I do not live in your reality. I live in the minds of my inner demons, and even as they threaten to dredge up the past and tear my life apart, they are nothing more than my own personal puppets, twisting and distorting myself into a darker, and yet, more satisfying, self image.
It allows me to watch as my insecurities and pains creep up and over myself, engulfing me. I get to watch myself emerge. And I get to see who comes out the other side. It grants me two views: One is staring out the window of my physical self, while the other is the man behind the curtain.
It is all a game to me. I can immerse myself in agony, watching as another "me" combats it, and it is so satisfying to see how I fare against it. I don't think it would be fair to say if the man on the other side is "better" or "worse," he is simply different. Good or bad has no bearing, because that man is still alive, and because of it, he is wiser, stronger, and can accomplish more than before.
This makes things interesting, though, because the "physical" me never feels like the "real" me. He is nothing more than a social and mental experiment; an exercise in things that should not be tampered with. The only difference between myself and others is that we are on opposite sides of this window of a man.
The real me, the true me, is every insecurity I've ever had, every pain I've ever felt, every love I've ever lost. This is the corporeal self image I have, and it is who I am. I am my every waking moment, filled with all the pains of a lifetime, and for my own enjoyment, I release some of them upon my physical self, just to see what happens.
This does not mean I am a negative person, but quite the opposite. Because the image that I identify as my real self is an avatar of pure pain, it means I am aware of pure pain. When your dog dies, as sad as it is, you know his memory will live on, and you know you'll be okay. When your friend gets in an accident and is in critical care, you know that he is still alive, and that he can still recover. With every pain we feel, there is a silver lining. There is something we can reach out towards. And we always do, even when we don't notice it.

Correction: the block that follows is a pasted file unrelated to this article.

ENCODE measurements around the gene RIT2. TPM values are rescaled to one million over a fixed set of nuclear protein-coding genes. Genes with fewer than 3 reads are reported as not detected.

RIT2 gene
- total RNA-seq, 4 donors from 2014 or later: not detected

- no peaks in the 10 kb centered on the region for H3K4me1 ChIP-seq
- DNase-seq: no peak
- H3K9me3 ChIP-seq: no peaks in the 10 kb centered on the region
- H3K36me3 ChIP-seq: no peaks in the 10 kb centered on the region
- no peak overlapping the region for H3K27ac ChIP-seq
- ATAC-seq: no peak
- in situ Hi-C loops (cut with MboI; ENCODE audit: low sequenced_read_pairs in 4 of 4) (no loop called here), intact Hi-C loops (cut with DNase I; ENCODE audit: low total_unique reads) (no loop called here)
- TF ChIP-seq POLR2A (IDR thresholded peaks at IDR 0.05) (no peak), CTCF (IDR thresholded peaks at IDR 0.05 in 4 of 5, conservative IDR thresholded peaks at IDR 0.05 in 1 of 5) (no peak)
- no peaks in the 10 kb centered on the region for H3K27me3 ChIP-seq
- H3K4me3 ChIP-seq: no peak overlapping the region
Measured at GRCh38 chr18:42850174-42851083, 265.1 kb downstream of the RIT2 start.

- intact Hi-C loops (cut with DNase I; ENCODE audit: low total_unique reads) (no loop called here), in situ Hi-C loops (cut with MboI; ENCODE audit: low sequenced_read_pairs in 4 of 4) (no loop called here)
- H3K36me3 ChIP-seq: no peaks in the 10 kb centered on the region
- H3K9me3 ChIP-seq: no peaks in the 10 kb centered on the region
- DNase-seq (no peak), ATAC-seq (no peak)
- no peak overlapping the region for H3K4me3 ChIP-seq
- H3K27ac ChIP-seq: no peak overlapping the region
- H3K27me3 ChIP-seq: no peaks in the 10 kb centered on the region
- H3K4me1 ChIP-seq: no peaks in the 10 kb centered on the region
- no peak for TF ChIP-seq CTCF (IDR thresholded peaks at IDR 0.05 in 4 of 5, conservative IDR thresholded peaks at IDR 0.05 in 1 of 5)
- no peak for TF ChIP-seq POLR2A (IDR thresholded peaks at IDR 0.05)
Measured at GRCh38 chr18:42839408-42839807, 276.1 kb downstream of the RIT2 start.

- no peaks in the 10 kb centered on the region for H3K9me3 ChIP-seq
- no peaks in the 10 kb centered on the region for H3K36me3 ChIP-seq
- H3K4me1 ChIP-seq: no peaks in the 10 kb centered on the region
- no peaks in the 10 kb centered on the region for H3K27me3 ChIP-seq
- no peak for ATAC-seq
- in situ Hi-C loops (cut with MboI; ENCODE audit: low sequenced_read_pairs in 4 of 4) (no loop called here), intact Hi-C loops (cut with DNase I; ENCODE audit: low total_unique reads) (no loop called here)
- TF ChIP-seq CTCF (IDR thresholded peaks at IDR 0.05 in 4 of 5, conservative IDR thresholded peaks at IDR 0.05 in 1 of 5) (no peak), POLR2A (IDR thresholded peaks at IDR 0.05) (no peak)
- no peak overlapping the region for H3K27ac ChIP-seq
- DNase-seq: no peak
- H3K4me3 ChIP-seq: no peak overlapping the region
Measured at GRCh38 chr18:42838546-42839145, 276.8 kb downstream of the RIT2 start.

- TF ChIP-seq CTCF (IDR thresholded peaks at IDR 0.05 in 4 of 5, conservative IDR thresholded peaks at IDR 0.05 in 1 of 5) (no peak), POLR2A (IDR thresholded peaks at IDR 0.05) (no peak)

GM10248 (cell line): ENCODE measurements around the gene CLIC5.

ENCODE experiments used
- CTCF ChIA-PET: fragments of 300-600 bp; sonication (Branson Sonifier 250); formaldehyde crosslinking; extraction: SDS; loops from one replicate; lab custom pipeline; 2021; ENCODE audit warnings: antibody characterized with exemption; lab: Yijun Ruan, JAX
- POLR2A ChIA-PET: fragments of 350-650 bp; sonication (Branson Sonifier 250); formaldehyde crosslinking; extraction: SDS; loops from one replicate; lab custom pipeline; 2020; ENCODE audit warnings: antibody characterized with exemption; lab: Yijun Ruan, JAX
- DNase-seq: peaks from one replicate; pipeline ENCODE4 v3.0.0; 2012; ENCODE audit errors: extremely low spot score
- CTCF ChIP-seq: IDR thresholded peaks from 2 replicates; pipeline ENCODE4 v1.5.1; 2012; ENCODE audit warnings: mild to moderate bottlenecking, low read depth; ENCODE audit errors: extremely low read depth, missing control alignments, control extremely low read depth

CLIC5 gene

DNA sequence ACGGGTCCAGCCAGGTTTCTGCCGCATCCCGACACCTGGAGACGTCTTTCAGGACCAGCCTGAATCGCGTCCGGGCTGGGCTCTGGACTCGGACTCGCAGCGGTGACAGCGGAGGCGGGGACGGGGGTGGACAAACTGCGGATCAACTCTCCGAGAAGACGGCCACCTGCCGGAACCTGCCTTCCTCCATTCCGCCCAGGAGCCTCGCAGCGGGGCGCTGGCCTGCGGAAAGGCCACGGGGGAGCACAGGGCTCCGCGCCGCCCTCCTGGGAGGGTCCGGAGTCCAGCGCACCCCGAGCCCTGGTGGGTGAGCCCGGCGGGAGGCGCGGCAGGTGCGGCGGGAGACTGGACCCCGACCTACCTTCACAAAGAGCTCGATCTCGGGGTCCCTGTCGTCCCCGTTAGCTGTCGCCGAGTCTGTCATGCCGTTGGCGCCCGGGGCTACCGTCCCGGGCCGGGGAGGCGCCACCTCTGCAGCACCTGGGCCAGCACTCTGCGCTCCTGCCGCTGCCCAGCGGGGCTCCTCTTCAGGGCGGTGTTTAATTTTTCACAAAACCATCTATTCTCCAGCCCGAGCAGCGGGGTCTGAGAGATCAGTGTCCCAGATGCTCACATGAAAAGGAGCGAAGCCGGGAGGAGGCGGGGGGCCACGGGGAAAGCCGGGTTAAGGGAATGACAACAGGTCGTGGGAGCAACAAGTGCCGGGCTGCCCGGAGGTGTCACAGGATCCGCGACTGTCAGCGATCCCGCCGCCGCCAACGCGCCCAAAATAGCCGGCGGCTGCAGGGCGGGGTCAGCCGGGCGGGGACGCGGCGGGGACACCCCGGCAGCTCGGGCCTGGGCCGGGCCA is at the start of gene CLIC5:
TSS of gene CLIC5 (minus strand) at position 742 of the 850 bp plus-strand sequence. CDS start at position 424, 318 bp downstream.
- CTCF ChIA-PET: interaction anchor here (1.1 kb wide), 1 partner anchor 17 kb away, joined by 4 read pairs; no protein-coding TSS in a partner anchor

This is not true pain.
True pain is ultimate loss. It is the deconstruction of our identity to a dark and horrible image that we want to kill. It is the erasure of everything we cared about in ourselves. It breaks us down until the only thing left is me: The avatar of pain.
So when the physical me is in pain, it is infinitely better than what I know I can do to myself on a whim. When I am depressed or lonely, I can laugh, simply because I know that I could make it so much worse in a split second if I desired. I could turn my whole world to darkness, burn the memories of everyone who loved me, erase my friends from existence, and I'm sad because my manager at work is passive-aggressive towards me? It's so laughable.
This allows me to live in a perpetual state of happiness, simply because compared to true pain, anything else is so childishly trivial. It's similar to the idea that you will not know true happiness until you experience true loss, only much more entertaining, because with this "true loss," it is still seen as a bad thing. But why? Loss is who I am, and I can use that to toy with myself, evoke all kinds of emotions and memories, and then laugh about how petty it all is. When you embrace the negativity to this degree, all it is is a toy. Nothing more.
So your reality is not mine. Mine is the darkness of humanity, the horrors that we try to erase, ignore, forget. Don't forget them. Embrace them, love them, and remember that they are who you really are. Do this, and life will never seem dark again.